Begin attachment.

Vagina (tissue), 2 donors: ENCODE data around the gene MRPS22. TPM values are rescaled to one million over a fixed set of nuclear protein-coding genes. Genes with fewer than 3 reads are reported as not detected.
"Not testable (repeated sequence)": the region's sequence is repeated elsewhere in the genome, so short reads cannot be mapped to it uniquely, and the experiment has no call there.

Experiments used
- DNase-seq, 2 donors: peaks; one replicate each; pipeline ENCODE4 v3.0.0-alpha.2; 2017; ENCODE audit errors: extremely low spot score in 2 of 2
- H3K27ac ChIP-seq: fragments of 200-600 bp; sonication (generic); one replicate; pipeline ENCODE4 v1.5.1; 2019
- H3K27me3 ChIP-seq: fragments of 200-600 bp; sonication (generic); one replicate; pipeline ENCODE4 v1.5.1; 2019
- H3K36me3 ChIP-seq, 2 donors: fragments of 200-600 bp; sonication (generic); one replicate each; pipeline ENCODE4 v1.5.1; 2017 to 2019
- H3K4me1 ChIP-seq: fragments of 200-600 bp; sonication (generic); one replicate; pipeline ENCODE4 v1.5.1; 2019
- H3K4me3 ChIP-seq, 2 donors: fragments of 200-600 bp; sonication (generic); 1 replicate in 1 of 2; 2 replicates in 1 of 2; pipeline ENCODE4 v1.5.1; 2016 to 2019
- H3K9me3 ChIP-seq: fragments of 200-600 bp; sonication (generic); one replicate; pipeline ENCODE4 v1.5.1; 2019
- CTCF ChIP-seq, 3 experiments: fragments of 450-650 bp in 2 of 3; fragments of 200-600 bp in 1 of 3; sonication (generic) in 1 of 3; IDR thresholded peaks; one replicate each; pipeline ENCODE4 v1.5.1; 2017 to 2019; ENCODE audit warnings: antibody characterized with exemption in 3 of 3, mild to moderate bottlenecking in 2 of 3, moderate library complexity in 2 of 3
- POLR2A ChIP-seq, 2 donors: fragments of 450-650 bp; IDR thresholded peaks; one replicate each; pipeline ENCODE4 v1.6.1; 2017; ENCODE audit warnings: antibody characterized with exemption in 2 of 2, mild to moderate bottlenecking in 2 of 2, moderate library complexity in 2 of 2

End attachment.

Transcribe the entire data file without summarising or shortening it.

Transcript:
Vagina (tissue), 2 donors: ENCODE data around the gene MRPS22. TPM values are rescaled to one million over a fixed set of nuclear protein-coding genes. Genes with fewer than 3 reads are reported as not detected.
"Not testable (repeated sequence)": the region's sequence is repeated elsewhere in the genome, so short reads cannot be mapped to it uniquely, and the experiment has no call there.

Experiments used
- DNase-seq, 2 donors: peaks; one replicate each; pipeline ENCODE4 v3.0.0-alpha.2; 2017; ENCODE audit errors: extremely low spot score in 2 of 2
- H3K27ac ChIP-seq: fragments of 200-600 bp; sonication (generic); one replicate; pipeline ENCODE4 v1.5.1; 2019
- H3K27me3 ChIP-seq: fragments of 200-600 bp; sonication (generic); one replicate; pipeline ENCODE4 v1.5.1; 2019
- H3K36me3 ChIP-seq, 2 donors: fragments of 200-600 bp; sonication (generic); one replicate each; pipeline ENCODE4 v1.5.1; 2017 to 2019
- H3K4me1 ChIP-seq: fragments of 200-600 bp; sonication (generic); one replicate; pipeline ENCODE4 v1.5.1; 2019
- H3K4me3 ChIP-seq, 2 donors: fragments of 200-600 bp; sonication (generic); 1 replicate in 1 of 2; 2 replicates in 1 of 2; pipeline ENCODE4 v1.5.1; 2016 to 2019
- H3K9me3 ChIP-seq: fragments of 200-600 bp; sonication (generic); one replicate; pipeline ENCODE4 v1.5.1; 2019
- CTCF ChIP-seq, 3 experiments: fragments of 450-650 bp in 2 of 3; fragments of 200-600 bp in 1 of 3; sonication (generic) in 1 of 3; IDR thresholded peaks; one replicate each; pipeline ENCODE4 v1.5.1; 2017 to 2019; ENCODE audit warnings: antibody characterized with exemption in 3 of 3, mild to moderate bottlenecking in 2 of 3, moderate library complexity in 2 of 3
- POLR2A ChIP-seq, 2 donors: fragments of 450-650 bp; IDR thresholded peaks; one replicate each; pipeline ENCODE4 v1.6.1; 2017; ENCODE audit warnings: antibody characterized with exemption in 2 of 2, mild to moderate bottlenecking in 2 of 2, moderate library complexity in 2 of 2